He married twice.  His first wife was Louise Couillard, granddaughter of Louis Hebert (considered the first European farmer in New France).  Louise was only twelve at the time, and died at the age of sixteen, months after giving birth to a son.  Louise’s sister, Marguerite, married Jean Nicolet who was also one of Champlain’s interpreters and is credited with being the first European to “discover” Lake Michigan.

It is from Letardif’s second marriage in 1648 to Barbe Emard (while he was back in France) that we descend. We actually descend from two of their children as these lists show:

Olivier LETARDIF (abt 1604-1665) + Barbe EMARD (1625-?)
Barbe Delphine LETARDIF (1649-1702) + Jacques CAUCHON DIT LAMOTHE (1635-1685)
Jacques COCHON (1663-1726) + Jeanne VERREAULT (1668-1711)
Jean Baptiste COCHON (1704-1755) + Marguerite DUMAS (1698-1771)
Paul LAMOTHE DIT COCHON (1733-?) + Marie Anne LEGARE 1736-?)
Marie Josephe LAMOTHE DIT COCHON (1765-?) + Joseph BONIN (1766-?)
Jean Baptiste BONIN (1799-?) + Marie Amable DUPRE (1801-?)
Marie BONIN (Jul 1827-?) + Joseph Pierre ALLARD (1826-1875)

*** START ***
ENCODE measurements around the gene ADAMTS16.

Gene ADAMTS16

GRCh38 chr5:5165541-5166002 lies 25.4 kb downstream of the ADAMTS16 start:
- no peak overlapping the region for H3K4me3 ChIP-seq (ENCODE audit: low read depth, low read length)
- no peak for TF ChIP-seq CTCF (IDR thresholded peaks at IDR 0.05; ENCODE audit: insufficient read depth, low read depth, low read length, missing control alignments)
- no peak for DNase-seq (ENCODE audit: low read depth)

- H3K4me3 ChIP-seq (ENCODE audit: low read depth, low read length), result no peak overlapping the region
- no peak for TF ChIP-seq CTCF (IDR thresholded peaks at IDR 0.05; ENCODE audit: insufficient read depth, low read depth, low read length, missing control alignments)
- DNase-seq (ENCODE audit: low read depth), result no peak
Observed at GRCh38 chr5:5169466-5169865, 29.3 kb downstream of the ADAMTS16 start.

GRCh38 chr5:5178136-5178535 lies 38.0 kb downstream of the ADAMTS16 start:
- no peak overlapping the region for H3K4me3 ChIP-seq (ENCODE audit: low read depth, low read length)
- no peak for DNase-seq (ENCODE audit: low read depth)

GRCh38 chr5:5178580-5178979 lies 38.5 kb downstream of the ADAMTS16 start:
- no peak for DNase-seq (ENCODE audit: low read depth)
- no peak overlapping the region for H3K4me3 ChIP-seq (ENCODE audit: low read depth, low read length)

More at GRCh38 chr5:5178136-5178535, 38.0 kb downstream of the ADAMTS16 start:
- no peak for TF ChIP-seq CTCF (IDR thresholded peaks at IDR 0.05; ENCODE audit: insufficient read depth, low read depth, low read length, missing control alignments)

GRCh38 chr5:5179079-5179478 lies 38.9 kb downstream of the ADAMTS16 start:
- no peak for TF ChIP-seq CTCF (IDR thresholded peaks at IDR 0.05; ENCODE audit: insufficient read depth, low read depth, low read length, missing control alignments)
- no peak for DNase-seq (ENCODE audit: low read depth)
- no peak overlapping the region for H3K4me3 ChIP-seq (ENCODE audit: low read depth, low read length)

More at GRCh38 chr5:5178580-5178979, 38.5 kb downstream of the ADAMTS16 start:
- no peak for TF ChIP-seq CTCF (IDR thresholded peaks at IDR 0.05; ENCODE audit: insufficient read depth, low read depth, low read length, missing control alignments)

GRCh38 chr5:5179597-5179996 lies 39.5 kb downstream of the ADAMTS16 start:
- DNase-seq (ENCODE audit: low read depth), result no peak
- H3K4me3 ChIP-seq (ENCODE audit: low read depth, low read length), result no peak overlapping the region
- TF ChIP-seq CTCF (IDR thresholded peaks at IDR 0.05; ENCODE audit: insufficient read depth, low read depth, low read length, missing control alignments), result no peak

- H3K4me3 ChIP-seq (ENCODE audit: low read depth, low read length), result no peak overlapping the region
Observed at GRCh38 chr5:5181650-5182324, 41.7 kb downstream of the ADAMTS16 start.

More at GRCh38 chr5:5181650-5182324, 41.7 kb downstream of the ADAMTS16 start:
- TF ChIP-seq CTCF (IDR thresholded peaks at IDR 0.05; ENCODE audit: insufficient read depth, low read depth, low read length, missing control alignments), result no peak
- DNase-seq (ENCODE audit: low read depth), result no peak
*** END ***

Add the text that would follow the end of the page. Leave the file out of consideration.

Onesime ALLARD (1852-1896) + Napoleon GIRARDIN (1851-1929)
Marie Emma GIRARDIN (1878-1979)

      and

Olivier LETARDIF (abt 1604-1665) + Barbe EMARD (1625-?)
Guillaume LETARDIF (1655-?) + Marie Marguerite GODIN (Mar 1665-?)
Charles LETARDIF (1688-1740)+Marie Genevieve ROY DESJARDINS (1697-1763)
Marie Angelique LETARDIF (1723-1764) + Nicolas LETARTE (1722-?)
Joseph LETARTE (Dec 1761-?) + Marie Elisabeth PAQUET (1750-1826)
Marie Amable LETARTE (1784-?) + Pierre DUPRE (1773-1858)
Marie Amable DUPRE (1801-?) + Jean Baptiste BONIN (Mar 1799-?)
Marie BONIN (1827-?) + Joseph Pierre ALLARD (1826-1875)
Onesime ALLARD (1852-1896) + Napoleon GIRARDIN (1851-1929)
Marie Emma GIRARDIN (1878-1979)

You can read more about Letardif at The Dictionary of Canadian Biography.